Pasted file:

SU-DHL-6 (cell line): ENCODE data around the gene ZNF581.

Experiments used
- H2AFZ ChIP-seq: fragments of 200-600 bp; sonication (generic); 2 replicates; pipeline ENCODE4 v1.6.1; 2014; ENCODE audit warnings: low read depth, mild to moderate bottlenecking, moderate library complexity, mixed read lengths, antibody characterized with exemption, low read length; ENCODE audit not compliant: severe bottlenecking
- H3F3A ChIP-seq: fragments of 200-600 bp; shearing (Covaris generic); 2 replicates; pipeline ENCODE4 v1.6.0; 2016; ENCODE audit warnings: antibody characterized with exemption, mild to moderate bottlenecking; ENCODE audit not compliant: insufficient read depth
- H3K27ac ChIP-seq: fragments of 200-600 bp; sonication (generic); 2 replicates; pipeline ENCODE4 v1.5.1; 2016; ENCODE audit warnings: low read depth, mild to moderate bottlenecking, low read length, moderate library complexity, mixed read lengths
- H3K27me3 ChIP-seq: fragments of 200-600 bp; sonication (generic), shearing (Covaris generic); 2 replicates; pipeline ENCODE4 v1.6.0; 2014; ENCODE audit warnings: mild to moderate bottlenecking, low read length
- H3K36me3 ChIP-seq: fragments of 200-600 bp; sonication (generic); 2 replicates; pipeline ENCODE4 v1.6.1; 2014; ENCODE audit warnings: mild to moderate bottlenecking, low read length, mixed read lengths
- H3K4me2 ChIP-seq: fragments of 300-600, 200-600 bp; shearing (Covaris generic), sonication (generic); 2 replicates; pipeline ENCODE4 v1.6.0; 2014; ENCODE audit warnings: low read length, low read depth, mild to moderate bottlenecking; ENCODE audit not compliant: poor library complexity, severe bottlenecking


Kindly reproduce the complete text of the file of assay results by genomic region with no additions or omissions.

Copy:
SU-DHL-6 (cell line): ENCODE data around the gene ZNF581.

Experiments used
- H2AFZ ChIP-seq: fragments of 200-600 bp; sonication (generic); 2 replicates; pipeline ENCODE4 v1.6.1; 2014; ENCODE audit warnings: low read depth, mild to moderate bottlenecking, moderate library complexity, mixed read lengths, antibody characterized with exemption, low read length; ENCODE audit not compliant: severe bottlenecking
- H3F3A ChIP-seq: fragments of 200-600 bp; shearing (Covaris generic); 2 replicates; pipeline ENCODE4 v1.6.0; 2016; ENCODE audit warnings: antibody characterized with exemption, mild to moderate bottlenecking; ENCODE audit not compliant: insufficient read depth
- H3K27ac ChIP-seq: fragments of 200-600 bp; sonication (generic); 2 replicates; pipeline ENCODE4 v1.5.1; 2016; ENCODE audit warnings: low read depth, mild to moderate bottlenecking, low read length, moderate library complexity, mixed read lengths
- H3K27me3 ChIP-seq: fragments of 200-600 bp; sonication (generic), shearing (Covaris generic); 2 replicates; pipeline ENCODE4 v1.6.0; 2014; ENCODE audit warnings: mild to moderate bottlenecking, low read length
- H3K36me3 ChIP-seq: fragments of 200-600 bp; sonication (generic); 2 replicates; pipeline ENCODE4 v1.6.1; 2014; ENCODE audit warnings: mild to moderate bottlenecking, low read length, mixed read lengths
- H3K4me2 ChIP-seq: fragments of 300-600, 200-600 bp; shearing (Covaris generic), sonication (generic); 2 replicates; pipeline ENCODE4 v1.6.0; 2014; ENCODE audit warnings: low read length, low read depth, mild to moderate bottlenecking; ENCODE audit not compliant: poor library complexity, severe bottlenecking